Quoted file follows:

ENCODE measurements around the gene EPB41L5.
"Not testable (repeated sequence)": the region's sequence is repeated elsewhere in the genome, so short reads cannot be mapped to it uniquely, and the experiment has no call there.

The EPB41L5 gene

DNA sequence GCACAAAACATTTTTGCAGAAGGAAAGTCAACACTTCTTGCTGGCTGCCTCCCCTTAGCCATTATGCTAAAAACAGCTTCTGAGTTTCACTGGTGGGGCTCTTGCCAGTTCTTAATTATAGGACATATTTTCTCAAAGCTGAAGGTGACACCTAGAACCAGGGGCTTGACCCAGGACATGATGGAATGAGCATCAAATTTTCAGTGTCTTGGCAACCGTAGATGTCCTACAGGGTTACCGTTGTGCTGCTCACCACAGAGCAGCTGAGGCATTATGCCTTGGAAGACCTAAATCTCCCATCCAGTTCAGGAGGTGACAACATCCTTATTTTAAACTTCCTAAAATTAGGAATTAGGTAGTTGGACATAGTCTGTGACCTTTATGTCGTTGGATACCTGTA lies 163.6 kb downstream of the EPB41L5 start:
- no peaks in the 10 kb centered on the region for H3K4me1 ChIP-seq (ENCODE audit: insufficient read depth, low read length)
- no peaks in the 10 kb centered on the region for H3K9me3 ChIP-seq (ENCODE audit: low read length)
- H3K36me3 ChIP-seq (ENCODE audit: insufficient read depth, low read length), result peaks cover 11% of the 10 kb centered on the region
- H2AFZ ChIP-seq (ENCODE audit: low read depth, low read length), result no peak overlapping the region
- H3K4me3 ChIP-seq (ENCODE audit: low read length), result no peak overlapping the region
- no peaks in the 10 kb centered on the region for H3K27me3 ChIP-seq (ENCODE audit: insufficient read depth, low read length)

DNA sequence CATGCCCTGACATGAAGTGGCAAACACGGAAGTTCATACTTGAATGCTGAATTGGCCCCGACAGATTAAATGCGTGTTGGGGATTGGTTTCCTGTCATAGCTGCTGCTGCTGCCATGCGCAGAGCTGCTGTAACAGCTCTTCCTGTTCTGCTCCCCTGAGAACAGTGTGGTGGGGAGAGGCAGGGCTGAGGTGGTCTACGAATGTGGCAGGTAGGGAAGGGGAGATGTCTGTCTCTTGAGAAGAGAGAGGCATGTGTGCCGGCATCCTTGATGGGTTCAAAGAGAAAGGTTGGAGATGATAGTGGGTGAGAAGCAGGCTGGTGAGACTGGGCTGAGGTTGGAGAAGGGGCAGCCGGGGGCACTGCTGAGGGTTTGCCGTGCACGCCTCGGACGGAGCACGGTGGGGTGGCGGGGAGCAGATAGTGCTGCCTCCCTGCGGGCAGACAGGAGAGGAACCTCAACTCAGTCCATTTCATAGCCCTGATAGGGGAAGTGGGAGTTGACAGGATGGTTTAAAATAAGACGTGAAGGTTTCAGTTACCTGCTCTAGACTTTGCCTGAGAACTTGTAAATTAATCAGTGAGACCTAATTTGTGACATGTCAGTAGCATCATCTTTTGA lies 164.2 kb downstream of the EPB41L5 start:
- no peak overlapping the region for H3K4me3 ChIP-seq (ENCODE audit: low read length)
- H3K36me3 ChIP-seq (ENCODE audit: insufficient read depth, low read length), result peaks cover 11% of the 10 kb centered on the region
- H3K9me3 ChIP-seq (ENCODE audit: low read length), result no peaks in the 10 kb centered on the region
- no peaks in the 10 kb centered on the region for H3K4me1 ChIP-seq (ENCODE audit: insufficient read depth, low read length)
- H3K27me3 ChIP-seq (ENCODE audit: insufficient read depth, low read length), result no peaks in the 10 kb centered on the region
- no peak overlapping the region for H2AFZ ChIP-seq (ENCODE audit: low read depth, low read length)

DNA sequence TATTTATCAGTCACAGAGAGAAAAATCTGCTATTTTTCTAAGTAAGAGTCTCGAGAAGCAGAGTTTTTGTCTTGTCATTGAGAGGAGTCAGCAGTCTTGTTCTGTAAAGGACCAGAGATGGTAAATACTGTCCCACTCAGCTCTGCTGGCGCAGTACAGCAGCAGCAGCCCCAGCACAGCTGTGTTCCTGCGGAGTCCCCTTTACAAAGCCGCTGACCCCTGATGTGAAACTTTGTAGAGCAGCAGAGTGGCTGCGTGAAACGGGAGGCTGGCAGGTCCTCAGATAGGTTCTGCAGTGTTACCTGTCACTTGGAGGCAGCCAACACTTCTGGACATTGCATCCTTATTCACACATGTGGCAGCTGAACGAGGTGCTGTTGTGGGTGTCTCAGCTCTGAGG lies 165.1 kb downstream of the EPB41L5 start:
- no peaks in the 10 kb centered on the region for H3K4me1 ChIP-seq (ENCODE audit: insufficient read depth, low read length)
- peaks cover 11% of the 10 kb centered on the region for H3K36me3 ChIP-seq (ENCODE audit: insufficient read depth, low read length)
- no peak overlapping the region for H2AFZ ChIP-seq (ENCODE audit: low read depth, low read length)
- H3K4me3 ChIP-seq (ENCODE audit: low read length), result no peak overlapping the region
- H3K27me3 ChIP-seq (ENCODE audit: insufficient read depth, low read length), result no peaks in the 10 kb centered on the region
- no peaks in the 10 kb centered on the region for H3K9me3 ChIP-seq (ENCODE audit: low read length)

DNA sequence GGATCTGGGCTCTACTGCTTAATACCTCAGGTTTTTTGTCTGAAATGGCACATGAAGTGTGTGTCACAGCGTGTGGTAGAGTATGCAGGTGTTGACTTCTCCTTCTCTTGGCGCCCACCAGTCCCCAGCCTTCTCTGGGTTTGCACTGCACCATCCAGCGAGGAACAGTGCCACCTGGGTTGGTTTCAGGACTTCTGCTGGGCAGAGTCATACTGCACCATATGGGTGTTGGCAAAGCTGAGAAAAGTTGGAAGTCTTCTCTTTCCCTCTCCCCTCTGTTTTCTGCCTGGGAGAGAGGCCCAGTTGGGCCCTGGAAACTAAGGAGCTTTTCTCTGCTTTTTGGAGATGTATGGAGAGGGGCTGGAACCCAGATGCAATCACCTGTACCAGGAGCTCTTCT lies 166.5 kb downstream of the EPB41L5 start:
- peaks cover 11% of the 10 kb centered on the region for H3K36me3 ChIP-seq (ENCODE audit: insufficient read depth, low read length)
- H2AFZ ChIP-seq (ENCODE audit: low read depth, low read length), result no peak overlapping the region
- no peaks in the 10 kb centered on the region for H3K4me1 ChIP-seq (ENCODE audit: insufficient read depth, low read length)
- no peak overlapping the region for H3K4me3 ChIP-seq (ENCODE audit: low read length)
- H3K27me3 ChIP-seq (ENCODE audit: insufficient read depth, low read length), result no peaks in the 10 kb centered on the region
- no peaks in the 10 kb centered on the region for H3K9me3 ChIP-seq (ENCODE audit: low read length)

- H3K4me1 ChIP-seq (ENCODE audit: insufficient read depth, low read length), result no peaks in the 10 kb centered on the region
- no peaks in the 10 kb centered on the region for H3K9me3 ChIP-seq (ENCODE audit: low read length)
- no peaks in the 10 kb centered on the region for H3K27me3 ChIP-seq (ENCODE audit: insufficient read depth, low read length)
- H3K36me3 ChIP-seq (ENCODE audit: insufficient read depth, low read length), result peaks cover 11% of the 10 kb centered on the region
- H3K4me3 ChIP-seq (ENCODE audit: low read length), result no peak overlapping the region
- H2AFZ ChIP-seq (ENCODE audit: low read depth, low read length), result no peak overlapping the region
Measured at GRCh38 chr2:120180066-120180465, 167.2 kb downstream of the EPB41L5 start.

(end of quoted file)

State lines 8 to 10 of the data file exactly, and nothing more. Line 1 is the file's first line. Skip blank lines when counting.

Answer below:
- H2AFZ ChIP-seq (ENCODE audit: low read depth, low read length), result no peak overlapping the region
- H3K4me3 ChIP-seq (ENCODE audit: low read length), result no peak overlapping the region
- no peaks in the 10 kb centered on the region for H3K27me3 ChIP-seq (ENCODE audit: insufficient read depth, low read length)